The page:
Average 37% reduction with SPMM combined with GCCFG optimization
30                                   8/13/2011     http://www.public.asu.edu/~ashriva6
                                                                                                 CML
                                 Performance Improvement
                                 120
 Normalized Execution Time (%)




                                 100                                                Baseline
                                  80

                                  60

                                  40

                                  20

                                   0



                                                                                   SPMM
                                                                                   GCCFG
                                                                                   SPMM-Pointer

Average 18% performance improvement with SPMM combined with GCCFG
31                               8/13/2011   http://www.public.asu.edu/~ashriva6
                                                                                        CML
                               Agenda
        Trend towards distributed-memory multi-core
         architectures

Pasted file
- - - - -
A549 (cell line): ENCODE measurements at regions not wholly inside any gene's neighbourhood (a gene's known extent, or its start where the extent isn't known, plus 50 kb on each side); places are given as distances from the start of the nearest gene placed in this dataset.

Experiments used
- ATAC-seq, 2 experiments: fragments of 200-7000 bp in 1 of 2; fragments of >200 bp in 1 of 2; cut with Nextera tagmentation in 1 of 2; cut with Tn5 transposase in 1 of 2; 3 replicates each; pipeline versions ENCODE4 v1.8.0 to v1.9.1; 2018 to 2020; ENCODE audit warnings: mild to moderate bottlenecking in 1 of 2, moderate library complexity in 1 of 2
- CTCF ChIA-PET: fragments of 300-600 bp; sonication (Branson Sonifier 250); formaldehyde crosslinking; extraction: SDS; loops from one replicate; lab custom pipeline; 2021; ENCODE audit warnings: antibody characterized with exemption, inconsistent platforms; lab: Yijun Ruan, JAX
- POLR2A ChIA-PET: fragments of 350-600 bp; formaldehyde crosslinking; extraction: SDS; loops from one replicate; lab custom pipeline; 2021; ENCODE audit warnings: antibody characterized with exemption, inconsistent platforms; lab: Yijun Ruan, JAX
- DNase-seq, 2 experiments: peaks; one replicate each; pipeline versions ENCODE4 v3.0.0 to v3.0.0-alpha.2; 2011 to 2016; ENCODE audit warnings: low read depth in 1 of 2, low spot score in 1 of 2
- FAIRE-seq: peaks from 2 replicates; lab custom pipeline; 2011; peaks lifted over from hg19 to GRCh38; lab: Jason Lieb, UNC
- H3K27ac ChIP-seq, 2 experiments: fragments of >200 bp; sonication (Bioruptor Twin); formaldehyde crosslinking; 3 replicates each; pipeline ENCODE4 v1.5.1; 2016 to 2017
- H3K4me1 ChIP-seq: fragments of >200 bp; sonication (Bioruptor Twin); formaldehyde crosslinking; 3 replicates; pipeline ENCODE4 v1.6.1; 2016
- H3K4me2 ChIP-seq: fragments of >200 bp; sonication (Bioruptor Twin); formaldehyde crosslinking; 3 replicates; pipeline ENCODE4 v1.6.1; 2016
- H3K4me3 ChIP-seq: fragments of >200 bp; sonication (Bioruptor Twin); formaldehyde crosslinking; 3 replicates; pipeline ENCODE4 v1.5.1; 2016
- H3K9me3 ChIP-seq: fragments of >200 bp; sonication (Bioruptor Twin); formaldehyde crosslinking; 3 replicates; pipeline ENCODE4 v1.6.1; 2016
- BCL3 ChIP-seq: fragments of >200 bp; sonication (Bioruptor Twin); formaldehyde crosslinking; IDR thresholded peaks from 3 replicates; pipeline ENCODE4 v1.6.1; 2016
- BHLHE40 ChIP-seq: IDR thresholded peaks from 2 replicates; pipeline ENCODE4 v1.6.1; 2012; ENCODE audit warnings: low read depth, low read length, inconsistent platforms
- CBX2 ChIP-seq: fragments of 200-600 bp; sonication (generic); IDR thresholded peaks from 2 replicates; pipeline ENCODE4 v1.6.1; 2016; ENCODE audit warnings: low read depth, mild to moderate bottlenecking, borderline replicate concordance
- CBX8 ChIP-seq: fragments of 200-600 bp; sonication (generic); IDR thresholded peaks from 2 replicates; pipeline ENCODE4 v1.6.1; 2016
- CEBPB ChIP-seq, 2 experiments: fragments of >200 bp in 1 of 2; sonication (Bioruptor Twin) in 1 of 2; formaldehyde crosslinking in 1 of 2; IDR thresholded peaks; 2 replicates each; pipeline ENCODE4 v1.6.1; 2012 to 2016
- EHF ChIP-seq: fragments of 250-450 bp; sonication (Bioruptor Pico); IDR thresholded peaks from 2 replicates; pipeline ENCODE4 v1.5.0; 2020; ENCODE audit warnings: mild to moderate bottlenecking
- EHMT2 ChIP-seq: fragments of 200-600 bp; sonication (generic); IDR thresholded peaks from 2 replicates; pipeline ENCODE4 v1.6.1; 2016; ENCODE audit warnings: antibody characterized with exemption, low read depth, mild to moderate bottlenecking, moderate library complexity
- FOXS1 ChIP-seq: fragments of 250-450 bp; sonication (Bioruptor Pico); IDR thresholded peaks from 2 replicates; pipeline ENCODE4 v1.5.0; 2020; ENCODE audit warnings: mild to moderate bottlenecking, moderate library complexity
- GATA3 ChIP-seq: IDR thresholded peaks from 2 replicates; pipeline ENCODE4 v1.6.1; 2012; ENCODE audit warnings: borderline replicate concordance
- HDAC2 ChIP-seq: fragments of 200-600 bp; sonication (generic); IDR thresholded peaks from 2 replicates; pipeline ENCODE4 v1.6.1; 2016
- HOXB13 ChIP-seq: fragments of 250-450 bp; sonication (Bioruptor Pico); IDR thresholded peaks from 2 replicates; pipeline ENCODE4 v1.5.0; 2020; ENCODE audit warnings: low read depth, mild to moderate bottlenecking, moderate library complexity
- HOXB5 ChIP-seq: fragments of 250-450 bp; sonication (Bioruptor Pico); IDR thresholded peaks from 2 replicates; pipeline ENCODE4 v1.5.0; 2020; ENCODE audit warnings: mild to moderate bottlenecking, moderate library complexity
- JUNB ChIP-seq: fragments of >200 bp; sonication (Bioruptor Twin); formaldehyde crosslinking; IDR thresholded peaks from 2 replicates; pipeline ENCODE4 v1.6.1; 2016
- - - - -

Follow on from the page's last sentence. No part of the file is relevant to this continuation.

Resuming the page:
   Scratch Pad Memory is scalable and power-efficient
        Problems and Objectives
        Limitations of previous efforts
        Circular Stack Management
        Challenges
            Call Reduction Optimization
            Extension for Pointers
      Experimental Results
     • Conclusions
32        8/13/2011       http://www.public.asu.edu/~ashriva6
                                                                CML
                   Conclusions

     • Proposed a dynamic, pure-software stack
       management technique on SPM
     • Achieved average energy reduction of 32%
       with performance improvement of 13%
     • The GCCFG-based static analysis method
       reduces overhead of SPMM calls
     • Proposed an extension to use SPMM for
       applications with pointers

33     8/13/2011   http://www.public.asu.edu/~ashriva6
                                                         CML
                     Future Directions
     • A static tool to check for assumptions of run-
       time pointer resolution
       – Is it possible to statically analyze?
            • If yes, Pointer-safe SPM size
     • What if the max. function stack > SPM stack
       partition?
     • How to decide the size of stack partition?
     • How to dynamically change the stack partition
       on SPM
            • Based on run-time information


34      8/13/2011          http://www.public.asu.edu/~ashriva6
                                                                 CML
     THANK YOU!


35    8/13/2011   http://www.public.asu.edu/~ashriva6
                                                        CML